His Majesty – the flower bed – is a centerpiece of any yard. These areas designated for growing flowers provide us with months of beautiful colors and scents and let us express our full gardening creativity when bulding them
But an empty bed at the beginning of your planting season can be a real challenge. An empty backyard where the bed is yet to be – even more so. Why?
Well, flower beds are not so easy to plan and build. An image you have in your mind can be drastically different from what you will end up with after digging and planting – especially if you are inexperienced. Personally, it took years before my flower bed started to look like more than just a bunch of pretty flowers that randomly grow on the same patch.
Fortunately, these days you have plenty of resources like this one to inspire you and help you find something that suits your taste.
In this article, you will find a selection of classic ground-level beds of various styles, as well as raised beds – including many ideas for upcycling.
Before diving into the imaginative world of classic flower beds, let’s learn something about bed edging – a very important element of any flower bed design.
Flower Bed Edging Examples
A flower bed edge will define the look of your flower bed almost as much as vegetation it will contain. The shape of your garden could also depend on the edging style, and vice versa. That is why it is important to consider all options that are available. Here are some of the most common ones.
Because the flower bed plant community stands out so much from what surrounds them, whether its grass, concrete or gravel, actually building an edge is not mandatory. The flower bed creates its own natural edge. Even if some plant overflows its bed – it can look charming.
However, having no edge can create some issues, e.g. tricky mowing. Also, an edge is something that can give an additional appeal, so consider the following ways of creating it.
Edging With Border Fences
One of the typical ways to edge a bed is by using a flower bed border fence. They are used for edging typical rectangular or square flower beds, for example along garden pathways or against a building wall. Curves and wavy patterns are hard to achieve when using fences.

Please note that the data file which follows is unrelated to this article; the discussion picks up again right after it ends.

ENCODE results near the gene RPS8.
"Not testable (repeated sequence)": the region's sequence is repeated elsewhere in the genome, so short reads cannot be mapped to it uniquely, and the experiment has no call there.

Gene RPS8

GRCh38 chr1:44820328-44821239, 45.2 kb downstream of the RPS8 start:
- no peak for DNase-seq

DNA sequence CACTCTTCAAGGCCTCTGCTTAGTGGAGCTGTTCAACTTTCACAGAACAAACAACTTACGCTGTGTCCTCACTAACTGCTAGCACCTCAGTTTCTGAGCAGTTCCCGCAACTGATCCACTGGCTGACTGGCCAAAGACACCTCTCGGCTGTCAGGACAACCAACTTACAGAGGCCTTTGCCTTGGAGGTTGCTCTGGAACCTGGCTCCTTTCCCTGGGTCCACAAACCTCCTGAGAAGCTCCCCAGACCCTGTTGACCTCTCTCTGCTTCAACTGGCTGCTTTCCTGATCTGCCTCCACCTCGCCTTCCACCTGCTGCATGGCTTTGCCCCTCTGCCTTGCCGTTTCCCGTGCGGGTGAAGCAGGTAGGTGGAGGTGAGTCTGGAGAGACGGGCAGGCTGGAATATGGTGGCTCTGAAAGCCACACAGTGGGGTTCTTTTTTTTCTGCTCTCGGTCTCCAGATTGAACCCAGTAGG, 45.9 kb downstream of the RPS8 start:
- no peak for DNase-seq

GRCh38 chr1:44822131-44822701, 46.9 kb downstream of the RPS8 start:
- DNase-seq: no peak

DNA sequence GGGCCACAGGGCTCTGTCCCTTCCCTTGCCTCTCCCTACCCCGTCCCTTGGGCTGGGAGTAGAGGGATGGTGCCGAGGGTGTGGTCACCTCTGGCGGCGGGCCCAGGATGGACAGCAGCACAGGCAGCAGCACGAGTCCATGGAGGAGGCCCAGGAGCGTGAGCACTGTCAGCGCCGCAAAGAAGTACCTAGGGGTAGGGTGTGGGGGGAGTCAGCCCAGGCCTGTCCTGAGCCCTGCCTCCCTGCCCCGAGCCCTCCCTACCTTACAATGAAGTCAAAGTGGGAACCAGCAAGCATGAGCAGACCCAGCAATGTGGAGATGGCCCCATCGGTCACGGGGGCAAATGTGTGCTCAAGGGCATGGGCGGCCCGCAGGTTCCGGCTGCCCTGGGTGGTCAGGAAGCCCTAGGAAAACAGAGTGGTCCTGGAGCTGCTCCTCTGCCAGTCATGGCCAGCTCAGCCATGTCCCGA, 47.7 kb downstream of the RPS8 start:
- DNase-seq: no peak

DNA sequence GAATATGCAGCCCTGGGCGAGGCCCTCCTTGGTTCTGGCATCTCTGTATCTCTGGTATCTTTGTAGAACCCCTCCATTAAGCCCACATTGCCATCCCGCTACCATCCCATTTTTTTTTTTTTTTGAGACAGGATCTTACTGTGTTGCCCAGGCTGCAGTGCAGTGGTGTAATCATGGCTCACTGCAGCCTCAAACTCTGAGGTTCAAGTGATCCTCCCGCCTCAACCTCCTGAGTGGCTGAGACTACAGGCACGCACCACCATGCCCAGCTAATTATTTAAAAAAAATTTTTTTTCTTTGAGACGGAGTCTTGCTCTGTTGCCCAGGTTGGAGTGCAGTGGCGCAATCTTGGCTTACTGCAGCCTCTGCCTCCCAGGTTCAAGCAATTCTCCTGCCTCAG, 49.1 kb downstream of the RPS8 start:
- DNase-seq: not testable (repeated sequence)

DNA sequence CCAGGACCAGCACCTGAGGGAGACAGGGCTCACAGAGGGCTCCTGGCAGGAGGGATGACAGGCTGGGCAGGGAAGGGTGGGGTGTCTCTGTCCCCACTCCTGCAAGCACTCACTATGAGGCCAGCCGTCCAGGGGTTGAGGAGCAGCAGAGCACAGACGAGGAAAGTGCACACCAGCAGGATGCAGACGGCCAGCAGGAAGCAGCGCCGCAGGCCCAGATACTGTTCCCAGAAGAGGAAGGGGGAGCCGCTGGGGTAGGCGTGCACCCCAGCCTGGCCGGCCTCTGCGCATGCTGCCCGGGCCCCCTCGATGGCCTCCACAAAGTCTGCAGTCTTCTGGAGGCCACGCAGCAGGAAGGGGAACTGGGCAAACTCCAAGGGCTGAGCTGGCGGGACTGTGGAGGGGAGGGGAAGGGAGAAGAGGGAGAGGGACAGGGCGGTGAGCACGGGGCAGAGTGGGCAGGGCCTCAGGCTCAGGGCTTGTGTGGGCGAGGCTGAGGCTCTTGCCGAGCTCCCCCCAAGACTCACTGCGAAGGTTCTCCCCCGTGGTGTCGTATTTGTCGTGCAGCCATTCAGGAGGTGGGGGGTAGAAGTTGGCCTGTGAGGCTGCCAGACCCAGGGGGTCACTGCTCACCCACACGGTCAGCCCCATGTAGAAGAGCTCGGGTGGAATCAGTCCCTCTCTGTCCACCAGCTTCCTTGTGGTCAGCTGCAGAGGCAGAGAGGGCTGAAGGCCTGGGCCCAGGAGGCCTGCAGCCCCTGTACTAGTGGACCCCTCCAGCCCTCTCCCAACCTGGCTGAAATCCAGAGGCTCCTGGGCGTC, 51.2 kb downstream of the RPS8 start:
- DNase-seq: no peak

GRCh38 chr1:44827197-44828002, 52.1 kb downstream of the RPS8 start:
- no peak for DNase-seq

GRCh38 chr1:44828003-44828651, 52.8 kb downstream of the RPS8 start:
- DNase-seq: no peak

Fences are usually made out of wood, plastic or wire. In my opinion, wooden ones look best out of the three, and that goes for any bed design. You can buy a bed fence in garden centers, but with some effort (and tools), you can make it yourself.
Edging With Stones
Edging a garden bed with stones is a classic option that will add diversity and texture to your flower bed. Additionally, warmth-loving plants will benefit from stone structures, as they retain the sun’s heat. Also, small lizards will highly appreciate it.
Edging with bricks or concrete elements falls into the same category. This tutorial uses bricks to create a warm, rustic bed edge.
Green Edging and a Wavy Flower Bed
Although flower beds are often edged with hard materials (e.g., bricks, stones, fences), it doesn’t have to be like that. You can use vegetation as well. You can use different plants, but low shrubs are suitable for this purpose – especially because they will last many years.
Another advantage of using plants as green edges is that they can easily and naturally follow non-linear edge patterns. This particular bed is wavy with deep curves, adding more dynamics to the entire design.
Edging With Flowers
Beds that are edged with one flowering species are really attractive, especially if you manage to create a slope like this one.
Go for inexpensive, densely growing, productive flowering plants such as marigolds, begonias, asters or chrysanthemums. They should be hardy enough to take “life on the edge” well.
Classic Flower Beds
A cool thing about flower beds is that you can make them anywhere where you are allowed to dig and where the soil allows – in your front yard, in your backyard, along with your fence or your driveway, around any garden feature, or in the middle of your lawn.
Besides looking gorgeous themselves, flower beds can influence and change the entire look and feel of your yard, thereby becoming a true landscaping element. You will see what I mean in some of the examples below.
Oval Flower Bed
To a human eye, symmetry is captivating. A circle often considered a “perfect shape”.
That is probably the reason why circular or oval flower beds are so popular. They look especially striking when placed in the middle of a well-maintained lawn.
The flowers inside a round bed can be a single, color, a random mix of two or more colors, or in several colors which follow the round pattern, which can be a little challenging to achieve. To find out how to create a perfectly round flower bed, go here.
Geometric Pattern Flower Bed
In spite of our last example being a classic, flower beds do not have to follow a circular or oval pattern. If you are bored with standard approaches, you could try some unusual geometry. This zig-zag flower pattern is simple to achieve, yet it’s visually very effective.
When striving for geometry, you should create edges of your desired on the ground out of sticks or tape. Then plant carefully within the borders of your pattern.